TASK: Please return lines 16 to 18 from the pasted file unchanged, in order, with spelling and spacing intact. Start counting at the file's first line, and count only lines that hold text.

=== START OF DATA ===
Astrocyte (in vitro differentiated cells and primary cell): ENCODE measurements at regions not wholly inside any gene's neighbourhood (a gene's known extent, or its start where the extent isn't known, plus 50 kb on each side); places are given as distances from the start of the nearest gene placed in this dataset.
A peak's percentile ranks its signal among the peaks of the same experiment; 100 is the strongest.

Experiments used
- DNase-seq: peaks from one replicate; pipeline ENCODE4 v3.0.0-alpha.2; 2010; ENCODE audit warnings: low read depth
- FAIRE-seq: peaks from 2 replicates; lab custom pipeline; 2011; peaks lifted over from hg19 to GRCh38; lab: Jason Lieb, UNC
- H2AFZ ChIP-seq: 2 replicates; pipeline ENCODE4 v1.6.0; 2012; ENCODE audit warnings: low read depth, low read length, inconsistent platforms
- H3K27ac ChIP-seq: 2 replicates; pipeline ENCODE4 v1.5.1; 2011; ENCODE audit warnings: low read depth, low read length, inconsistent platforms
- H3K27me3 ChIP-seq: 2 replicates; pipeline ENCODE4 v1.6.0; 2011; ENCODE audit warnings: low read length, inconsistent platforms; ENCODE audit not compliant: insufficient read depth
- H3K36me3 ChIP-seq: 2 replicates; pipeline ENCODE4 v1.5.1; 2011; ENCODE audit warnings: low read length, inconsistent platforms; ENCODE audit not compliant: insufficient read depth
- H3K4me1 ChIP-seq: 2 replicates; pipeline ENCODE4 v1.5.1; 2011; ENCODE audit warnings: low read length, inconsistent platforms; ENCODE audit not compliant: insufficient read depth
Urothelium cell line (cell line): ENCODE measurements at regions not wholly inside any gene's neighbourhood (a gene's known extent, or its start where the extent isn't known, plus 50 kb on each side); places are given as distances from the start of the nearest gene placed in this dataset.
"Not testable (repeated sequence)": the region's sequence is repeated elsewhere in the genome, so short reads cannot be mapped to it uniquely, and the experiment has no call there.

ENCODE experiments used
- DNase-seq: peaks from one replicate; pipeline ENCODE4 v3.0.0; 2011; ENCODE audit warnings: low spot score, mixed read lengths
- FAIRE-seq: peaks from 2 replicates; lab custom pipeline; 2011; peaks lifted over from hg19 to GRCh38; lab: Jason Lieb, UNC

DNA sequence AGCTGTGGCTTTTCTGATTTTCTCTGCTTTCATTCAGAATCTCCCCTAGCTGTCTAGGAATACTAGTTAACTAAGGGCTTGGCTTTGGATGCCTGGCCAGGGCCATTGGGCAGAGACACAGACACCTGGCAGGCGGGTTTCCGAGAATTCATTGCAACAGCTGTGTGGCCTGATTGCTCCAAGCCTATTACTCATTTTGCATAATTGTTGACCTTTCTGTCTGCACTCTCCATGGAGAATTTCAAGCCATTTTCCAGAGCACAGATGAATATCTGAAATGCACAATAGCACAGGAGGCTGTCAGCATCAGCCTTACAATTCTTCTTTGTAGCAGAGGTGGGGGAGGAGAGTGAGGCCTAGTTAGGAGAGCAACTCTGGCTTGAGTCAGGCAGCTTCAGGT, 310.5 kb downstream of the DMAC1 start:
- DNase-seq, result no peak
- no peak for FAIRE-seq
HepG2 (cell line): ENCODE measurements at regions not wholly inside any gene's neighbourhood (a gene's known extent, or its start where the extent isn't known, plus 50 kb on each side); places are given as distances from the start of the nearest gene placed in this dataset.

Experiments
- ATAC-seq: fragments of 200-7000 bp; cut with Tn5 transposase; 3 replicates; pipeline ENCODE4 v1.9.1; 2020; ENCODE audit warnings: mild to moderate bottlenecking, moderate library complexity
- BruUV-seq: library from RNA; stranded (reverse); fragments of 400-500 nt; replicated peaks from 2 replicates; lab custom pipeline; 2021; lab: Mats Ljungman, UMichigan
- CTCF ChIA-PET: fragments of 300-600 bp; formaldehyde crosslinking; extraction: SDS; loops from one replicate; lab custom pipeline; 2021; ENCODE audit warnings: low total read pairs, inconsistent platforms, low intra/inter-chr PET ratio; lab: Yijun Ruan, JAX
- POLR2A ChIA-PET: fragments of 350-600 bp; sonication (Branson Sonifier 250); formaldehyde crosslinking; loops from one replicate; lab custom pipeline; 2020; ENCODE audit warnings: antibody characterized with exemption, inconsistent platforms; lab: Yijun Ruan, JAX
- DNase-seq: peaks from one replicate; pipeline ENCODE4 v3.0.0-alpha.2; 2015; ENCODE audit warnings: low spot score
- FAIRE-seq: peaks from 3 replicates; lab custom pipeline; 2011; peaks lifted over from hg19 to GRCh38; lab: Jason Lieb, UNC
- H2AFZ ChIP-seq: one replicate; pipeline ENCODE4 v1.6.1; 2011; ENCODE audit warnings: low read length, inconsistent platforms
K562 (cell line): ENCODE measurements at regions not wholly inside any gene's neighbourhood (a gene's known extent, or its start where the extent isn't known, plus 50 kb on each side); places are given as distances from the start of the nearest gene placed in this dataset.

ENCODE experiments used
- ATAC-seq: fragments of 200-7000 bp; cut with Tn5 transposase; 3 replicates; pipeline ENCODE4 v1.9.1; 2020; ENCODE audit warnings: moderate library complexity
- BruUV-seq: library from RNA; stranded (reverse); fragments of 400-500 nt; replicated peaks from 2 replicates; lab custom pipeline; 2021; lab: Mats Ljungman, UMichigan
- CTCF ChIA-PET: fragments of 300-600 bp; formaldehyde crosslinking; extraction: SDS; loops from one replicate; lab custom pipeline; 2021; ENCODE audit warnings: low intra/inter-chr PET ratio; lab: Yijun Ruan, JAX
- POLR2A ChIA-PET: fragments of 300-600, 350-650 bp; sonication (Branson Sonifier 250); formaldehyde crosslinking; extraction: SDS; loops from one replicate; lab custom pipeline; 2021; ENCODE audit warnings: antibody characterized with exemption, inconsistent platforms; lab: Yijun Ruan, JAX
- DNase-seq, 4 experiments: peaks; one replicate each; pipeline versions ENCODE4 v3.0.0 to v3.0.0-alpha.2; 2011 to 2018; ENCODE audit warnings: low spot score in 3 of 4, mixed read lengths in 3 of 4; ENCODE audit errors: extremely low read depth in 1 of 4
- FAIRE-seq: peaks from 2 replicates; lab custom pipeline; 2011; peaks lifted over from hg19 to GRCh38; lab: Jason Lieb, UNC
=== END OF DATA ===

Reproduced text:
DNA sequence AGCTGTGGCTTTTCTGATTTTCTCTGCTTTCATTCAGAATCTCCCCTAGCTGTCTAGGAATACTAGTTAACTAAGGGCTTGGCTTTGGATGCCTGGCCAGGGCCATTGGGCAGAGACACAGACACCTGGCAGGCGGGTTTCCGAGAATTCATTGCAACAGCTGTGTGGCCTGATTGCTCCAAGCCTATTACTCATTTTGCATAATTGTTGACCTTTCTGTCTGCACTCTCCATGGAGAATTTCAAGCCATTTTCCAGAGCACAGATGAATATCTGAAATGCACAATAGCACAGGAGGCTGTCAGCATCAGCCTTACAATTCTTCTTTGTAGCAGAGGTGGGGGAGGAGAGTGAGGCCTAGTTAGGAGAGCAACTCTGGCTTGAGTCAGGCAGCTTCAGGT, 310.5 kb downstream of the DMAC1 start:
- DNase-seq, result no peak
- no peak for FAIRE-seq